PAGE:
Sustainability. It’s a word that’s been bandied about by many futurists, urbanists and thinkers. Yet it’s a concept that, for some reason, is seemingly difficult and time-consuming to implement. Granted, transitioning toward a sustainable urban environment is a challenge in infrastructure design, but it must remain a clear focus and a high-priority goal if we are to move our civilisation forward.
The planners of our future will need to stop talking about a “sustainable future”, and rather begin the implementation of it. I think that the biggest impedance comes from political pressure: the unfortunate reality is that it is the politicians that dictate the design of our environments, and the engineers and designers are merely the technicians that carry-out these ideals. If we truly want to progress toward that green light of our imagined future, we’ll need to move beyond political chatter and instigate real, determined thinking that can influence the change needed.
And the road to sustainable cities lies in our transportation grid. A sustainable city is one where there is a careful management of resources; a sensitive attitude toward the natural environment. Carbon is a key factor in this; it’s quite simple – reduction of carbon means a greener urban space. Thus the implementation of bikes, trains and busses through managed systems and programmes is a way that can improve the kinetic scope of cities, and thus lead to a sustainable growth in the urban fabric. It reduces the exponential growth of individual vehicles, streamlines traffic networks and allows for the creation of a more structured, organised city – a future urban space that can promote the thinking and ideas needed in a society that’s increasingly looking forward.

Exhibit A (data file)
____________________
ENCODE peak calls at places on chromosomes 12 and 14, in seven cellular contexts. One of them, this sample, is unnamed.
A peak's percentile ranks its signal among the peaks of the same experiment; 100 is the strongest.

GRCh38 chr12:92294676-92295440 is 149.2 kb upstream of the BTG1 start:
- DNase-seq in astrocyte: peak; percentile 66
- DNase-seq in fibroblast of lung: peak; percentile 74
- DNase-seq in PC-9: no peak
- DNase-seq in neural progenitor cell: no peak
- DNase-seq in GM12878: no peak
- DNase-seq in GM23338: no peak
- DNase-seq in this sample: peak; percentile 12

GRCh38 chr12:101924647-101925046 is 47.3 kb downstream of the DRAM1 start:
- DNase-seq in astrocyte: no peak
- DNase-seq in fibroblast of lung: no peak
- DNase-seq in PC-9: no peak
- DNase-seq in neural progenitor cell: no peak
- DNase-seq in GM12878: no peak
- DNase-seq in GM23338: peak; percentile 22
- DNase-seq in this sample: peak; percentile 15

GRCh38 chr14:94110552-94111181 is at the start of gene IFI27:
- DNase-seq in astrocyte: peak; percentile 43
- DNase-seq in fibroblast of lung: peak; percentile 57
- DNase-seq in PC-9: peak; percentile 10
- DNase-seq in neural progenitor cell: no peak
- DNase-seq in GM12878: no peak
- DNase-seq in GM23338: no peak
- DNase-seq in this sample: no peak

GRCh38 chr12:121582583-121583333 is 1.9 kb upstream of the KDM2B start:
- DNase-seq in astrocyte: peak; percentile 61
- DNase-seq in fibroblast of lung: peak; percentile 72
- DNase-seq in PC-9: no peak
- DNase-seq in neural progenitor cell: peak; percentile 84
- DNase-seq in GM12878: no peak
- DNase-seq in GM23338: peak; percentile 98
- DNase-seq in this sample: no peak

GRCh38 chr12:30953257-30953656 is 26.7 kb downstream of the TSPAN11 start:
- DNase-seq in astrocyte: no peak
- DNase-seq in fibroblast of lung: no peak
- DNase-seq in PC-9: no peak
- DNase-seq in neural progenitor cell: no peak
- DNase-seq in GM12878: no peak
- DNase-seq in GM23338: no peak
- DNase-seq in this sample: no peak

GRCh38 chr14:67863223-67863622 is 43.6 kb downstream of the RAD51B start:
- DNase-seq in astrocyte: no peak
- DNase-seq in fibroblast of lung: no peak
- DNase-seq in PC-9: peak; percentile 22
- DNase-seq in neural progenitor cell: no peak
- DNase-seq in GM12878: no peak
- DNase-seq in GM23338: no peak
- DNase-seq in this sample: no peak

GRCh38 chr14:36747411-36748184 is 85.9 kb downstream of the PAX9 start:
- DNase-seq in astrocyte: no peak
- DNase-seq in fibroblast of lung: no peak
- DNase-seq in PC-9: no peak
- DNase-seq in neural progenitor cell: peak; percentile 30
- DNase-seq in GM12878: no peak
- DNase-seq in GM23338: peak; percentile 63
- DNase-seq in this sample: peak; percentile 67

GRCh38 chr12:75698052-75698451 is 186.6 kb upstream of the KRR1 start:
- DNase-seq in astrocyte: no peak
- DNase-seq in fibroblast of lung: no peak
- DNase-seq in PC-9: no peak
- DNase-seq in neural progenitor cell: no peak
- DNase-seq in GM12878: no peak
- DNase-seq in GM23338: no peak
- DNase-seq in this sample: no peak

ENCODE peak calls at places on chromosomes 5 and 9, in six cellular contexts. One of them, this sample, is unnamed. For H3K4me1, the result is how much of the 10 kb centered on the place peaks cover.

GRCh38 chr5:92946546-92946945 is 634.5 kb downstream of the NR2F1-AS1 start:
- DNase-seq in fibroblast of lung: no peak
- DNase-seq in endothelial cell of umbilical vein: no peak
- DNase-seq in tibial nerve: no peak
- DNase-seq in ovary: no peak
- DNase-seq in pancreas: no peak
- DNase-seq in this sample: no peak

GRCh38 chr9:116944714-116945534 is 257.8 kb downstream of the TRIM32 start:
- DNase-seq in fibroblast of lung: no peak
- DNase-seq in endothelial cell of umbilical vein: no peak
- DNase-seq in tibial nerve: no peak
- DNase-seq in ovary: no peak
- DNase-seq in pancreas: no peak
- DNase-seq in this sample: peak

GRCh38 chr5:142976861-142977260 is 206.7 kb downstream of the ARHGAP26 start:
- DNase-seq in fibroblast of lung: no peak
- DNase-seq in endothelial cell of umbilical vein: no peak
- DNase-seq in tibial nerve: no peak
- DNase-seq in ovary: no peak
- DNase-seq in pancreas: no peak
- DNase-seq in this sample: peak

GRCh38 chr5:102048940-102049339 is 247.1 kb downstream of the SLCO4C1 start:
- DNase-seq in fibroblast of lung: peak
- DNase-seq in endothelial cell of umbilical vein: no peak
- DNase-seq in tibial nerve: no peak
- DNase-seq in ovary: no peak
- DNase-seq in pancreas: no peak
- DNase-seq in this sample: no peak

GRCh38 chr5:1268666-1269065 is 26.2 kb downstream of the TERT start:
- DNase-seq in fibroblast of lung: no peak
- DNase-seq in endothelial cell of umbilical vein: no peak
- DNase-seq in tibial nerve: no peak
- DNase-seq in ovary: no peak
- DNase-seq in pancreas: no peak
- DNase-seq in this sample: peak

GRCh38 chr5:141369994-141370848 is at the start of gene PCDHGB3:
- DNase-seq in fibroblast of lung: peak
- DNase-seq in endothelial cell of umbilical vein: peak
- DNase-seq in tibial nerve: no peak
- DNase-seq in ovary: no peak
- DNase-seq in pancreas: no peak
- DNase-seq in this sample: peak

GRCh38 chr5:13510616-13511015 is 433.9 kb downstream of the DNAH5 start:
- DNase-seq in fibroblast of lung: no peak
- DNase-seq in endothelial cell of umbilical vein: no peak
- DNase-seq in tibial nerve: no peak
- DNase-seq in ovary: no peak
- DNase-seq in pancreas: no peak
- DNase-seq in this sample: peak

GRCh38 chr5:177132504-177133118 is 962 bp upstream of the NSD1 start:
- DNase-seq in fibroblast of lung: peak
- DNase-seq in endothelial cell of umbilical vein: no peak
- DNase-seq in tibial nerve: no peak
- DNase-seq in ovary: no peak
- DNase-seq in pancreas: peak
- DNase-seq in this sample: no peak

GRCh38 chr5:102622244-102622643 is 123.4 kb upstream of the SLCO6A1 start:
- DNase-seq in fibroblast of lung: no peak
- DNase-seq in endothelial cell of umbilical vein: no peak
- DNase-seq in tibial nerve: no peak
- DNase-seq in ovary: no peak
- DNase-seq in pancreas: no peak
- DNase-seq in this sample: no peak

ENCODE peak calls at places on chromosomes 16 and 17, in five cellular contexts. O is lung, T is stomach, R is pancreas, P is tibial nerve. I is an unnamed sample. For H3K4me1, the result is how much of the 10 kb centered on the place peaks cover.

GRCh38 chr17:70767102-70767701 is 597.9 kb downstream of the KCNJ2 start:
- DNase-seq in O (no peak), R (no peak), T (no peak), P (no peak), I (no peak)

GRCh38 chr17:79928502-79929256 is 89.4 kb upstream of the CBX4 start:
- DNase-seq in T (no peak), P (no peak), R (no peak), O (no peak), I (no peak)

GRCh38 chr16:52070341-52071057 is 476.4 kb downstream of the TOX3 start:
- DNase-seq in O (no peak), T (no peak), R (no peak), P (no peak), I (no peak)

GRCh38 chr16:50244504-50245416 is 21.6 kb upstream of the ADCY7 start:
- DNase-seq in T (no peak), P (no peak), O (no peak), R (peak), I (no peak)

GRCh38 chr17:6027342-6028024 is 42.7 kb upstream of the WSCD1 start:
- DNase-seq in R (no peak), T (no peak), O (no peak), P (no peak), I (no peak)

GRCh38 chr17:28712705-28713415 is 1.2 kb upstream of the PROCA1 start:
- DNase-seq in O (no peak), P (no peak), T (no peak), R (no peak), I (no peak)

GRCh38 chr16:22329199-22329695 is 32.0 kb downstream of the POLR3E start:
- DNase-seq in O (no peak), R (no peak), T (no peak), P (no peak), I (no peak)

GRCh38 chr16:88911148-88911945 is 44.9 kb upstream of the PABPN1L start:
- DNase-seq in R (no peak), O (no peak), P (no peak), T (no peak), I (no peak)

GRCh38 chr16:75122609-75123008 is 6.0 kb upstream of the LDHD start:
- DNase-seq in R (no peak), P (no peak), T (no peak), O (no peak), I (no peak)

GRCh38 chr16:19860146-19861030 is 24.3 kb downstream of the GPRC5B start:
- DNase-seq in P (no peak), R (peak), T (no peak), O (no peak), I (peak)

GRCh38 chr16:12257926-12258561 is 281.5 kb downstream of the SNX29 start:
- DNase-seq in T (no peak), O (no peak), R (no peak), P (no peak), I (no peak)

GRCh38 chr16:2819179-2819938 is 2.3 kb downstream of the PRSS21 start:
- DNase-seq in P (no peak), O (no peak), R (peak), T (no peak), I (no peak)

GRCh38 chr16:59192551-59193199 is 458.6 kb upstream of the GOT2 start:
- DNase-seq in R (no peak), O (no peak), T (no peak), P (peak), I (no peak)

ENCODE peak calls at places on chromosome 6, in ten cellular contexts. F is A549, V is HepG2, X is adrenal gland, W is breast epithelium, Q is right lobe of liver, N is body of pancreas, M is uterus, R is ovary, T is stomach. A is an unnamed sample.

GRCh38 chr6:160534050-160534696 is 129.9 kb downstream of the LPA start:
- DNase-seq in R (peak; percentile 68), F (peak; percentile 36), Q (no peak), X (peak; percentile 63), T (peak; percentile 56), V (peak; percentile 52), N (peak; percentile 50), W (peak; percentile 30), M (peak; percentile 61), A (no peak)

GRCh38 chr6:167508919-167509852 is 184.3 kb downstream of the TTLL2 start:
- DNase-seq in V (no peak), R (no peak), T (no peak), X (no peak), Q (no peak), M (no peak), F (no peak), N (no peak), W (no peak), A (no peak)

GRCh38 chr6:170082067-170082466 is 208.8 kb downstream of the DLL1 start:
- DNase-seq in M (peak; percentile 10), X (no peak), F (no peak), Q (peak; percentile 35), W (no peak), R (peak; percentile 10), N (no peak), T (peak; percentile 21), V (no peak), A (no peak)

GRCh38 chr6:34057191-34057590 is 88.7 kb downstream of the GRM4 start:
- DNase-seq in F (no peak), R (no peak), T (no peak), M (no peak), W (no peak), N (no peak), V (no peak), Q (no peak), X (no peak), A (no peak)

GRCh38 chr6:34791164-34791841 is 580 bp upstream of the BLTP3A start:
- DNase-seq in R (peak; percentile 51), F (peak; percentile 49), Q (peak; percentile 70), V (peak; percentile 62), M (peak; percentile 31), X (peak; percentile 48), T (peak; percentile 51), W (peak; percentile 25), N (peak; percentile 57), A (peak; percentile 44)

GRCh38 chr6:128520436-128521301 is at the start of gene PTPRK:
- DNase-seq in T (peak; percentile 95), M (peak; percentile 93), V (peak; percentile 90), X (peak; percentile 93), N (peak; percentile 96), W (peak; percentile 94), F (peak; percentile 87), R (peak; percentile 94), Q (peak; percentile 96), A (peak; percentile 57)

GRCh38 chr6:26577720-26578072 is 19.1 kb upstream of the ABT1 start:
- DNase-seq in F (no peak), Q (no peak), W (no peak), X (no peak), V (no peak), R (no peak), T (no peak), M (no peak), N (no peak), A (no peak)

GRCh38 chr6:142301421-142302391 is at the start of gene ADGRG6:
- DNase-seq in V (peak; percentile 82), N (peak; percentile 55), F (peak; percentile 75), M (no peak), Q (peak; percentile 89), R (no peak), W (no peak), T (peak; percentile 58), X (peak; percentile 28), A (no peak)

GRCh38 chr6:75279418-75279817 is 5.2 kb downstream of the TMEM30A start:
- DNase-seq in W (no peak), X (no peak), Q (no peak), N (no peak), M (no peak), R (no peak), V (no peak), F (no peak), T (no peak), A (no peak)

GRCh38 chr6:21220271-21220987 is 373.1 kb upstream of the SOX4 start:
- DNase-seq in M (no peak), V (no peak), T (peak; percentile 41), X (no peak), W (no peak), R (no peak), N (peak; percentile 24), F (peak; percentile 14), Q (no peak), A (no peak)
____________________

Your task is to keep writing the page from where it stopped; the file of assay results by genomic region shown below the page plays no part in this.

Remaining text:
Technologically, by having regulated transportation programmes, there exists the possibility of computerised control that allows a far better managed, integrated transportation system. It means safer, more reliable public vehicles running on regulated schedules, increasing reliance on these systems and thus better adoption of them. Let’s face it: public transport isn’t a very attractive means of getting about. But if we were to design and engineer a system that fully integrates these key components, and make them an integral part of the city, we a sure to be on-track to attaining that “sustainable” future we’re so craving right now.